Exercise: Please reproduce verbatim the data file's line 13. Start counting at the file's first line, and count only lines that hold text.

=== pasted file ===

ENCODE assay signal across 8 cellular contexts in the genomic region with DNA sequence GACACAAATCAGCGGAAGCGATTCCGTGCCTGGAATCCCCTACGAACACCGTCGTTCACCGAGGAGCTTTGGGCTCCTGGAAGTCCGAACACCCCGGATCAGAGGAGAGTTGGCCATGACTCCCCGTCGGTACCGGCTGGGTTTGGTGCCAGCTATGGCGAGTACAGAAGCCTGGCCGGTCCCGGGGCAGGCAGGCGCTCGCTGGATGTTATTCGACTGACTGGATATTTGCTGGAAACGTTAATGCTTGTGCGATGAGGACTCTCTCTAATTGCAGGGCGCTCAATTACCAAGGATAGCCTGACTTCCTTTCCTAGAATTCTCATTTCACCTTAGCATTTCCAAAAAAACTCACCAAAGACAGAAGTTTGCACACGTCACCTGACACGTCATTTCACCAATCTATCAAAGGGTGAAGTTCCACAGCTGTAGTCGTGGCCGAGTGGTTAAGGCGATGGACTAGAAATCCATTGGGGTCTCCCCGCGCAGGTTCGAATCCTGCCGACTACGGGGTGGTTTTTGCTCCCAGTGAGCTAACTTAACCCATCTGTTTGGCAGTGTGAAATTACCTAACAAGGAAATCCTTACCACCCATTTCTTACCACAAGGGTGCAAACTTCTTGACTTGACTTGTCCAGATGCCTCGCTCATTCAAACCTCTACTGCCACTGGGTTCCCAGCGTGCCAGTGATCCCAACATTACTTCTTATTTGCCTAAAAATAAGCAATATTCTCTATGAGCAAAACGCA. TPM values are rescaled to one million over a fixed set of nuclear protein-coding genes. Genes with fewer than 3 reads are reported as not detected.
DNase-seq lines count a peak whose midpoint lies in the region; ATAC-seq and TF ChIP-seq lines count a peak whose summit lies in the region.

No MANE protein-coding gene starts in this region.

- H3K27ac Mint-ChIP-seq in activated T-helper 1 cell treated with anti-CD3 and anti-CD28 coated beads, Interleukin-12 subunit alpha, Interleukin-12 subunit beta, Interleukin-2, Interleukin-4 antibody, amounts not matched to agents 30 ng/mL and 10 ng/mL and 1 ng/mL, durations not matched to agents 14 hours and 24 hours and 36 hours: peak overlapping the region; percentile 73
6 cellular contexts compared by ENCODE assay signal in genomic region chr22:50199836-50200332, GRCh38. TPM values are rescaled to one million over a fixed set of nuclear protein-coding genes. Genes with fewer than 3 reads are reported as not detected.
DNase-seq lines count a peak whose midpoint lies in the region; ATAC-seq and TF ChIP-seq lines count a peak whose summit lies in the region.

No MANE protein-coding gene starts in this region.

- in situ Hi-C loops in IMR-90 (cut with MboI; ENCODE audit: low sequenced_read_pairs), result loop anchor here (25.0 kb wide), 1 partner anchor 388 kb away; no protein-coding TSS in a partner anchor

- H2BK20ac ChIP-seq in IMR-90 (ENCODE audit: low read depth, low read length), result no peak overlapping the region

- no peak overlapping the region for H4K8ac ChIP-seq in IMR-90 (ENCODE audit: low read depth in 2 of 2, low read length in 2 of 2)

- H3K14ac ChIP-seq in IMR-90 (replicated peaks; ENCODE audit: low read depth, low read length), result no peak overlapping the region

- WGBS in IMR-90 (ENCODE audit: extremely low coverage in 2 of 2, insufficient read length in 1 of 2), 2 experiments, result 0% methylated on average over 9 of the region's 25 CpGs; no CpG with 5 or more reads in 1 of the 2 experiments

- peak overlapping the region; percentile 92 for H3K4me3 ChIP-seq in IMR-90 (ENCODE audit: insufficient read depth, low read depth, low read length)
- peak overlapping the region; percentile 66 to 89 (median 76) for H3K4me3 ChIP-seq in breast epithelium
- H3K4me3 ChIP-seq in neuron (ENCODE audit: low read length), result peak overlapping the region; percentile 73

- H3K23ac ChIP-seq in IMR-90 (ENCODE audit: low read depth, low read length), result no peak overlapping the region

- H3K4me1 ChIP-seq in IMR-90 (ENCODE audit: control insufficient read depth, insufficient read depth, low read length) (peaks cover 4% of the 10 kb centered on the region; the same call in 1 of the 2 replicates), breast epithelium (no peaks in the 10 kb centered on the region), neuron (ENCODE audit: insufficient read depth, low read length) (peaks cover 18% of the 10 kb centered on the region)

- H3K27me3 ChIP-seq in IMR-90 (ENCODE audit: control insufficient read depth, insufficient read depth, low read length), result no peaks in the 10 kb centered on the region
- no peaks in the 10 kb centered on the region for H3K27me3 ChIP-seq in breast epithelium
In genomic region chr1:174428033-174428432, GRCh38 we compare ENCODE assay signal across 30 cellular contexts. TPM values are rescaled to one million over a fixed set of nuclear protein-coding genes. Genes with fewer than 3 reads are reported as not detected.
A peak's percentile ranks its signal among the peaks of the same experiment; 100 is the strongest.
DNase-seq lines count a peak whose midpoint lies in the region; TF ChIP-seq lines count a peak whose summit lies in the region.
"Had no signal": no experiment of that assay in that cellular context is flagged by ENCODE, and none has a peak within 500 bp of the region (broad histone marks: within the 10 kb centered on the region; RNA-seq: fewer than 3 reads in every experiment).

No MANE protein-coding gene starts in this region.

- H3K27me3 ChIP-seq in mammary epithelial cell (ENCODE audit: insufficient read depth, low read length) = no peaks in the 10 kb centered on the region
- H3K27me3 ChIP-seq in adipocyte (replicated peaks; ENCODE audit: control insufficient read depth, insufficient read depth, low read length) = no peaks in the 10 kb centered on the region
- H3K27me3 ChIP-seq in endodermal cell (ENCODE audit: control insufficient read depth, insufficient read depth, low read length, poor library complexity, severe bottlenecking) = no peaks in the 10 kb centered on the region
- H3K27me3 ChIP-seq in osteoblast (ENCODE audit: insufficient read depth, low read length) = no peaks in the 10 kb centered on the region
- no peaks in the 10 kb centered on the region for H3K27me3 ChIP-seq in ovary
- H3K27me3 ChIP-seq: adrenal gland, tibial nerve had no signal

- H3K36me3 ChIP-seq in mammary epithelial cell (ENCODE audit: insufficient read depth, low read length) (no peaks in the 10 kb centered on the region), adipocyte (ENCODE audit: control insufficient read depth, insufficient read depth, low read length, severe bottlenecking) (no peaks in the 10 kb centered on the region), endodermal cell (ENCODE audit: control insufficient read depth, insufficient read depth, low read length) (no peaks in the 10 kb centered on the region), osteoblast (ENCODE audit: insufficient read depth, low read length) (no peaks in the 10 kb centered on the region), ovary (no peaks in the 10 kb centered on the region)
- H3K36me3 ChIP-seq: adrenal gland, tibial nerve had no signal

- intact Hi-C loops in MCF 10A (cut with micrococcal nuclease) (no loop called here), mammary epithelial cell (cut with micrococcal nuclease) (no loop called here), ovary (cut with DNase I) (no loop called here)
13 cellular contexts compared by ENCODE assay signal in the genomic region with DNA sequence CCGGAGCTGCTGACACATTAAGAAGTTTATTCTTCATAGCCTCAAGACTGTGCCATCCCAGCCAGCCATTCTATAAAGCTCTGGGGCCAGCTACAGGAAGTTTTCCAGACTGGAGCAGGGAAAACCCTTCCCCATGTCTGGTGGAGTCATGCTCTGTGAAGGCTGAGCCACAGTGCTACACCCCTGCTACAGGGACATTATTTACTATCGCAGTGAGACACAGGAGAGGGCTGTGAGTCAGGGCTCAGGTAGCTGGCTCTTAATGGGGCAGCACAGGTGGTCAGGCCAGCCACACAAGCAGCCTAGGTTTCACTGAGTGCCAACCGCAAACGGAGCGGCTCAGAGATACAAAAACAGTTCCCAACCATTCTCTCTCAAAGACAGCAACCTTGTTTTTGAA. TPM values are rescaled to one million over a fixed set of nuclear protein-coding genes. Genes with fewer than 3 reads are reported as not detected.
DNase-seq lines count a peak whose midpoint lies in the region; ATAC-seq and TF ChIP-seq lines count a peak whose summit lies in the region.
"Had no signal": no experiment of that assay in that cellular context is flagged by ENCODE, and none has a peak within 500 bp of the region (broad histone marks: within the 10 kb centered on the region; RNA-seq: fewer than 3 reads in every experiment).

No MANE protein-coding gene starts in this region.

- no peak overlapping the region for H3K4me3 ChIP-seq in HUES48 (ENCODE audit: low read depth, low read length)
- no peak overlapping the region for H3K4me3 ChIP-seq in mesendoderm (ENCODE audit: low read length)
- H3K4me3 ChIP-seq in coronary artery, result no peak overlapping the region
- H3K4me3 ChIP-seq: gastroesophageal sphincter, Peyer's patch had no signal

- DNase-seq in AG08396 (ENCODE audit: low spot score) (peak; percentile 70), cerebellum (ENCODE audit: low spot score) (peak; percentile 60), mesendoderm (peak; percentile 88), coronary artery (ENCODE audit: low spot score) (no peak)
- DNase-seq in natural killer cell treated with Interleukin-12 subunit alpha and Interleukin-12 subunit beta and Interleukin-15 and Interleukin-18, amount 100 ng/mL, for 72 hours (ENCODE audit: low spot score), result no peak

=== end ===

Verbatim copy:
- peak overlapping the region; percentile 92 for H3K4me3 ChIP-seq in IMR-90 (ENCODE audit: insufficient read depth, low read depth, low read length)